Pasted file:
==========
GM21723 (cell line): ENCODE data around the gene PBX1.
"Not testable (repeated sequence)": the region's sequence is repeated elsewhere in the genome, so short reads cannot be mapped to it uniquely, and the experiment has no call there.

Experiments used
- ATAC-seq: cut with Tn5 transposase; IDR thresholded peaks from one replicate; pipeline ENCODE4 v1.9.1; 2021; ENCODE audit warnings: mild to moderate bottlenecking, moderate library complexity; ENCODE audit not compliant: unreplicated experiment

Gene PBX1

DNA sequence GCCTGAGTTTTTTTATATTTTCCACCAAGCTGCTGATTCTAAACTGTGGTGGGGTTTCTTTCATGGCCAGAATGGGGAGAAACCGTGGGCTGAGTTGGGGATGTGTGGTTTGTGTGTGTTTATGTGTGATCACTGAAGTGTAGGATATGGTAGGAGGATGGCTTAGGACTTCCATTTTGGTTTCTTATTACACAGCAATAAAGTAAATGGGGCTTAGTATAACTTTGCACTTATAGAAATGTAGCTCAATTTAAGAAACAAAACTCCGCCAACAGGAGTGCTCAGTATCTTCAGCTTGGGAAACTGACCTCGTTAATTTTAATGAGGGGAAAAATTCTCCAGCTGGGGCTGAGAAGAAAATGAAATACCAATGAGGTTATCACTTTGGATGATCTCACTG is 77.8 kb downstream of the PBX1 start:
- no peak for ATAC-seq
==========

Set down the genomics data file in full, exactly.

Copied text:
GM21723 (cell line): ENCODE data around the gene PBX1.
"Not testable (repeated sequence)": the region's sequence is repeated elsewhere in the genome, so short reads cannot be mapped to it uniquely, and the experiment has no call there.

Experiments used
- ATAC-seq: cut with Tn5 transposase; IDR thresholded peaks from one replicate; pipeline ENCODE4 v1.9.1; 2021; ENCODE audit warnings: mild to moderate bottlenecking, moderate library complexity; ENCODE audit not compliant: unreplicated experiment

Gene PBX1

DNA sequence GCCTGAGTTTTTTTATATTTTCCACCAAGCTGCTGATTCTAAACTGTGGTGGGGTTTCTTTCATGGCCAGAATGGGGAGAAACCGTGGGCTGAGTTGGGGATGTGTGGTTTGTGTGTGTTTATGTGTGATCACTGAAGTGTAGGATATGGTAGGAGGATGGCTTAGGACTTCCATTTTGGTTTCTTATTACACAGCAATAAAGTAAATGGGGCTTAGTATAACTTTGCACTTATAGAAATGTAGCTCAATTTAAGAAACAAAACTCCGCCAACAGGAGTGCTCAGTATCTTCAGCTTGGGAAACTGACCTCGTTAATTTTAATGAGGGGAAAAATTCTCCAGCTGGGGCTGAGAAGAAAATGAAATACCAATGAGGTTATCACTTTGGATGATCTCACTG is 77.8 kb downstream of the PBX1 start:
- no peak for ATAC-seq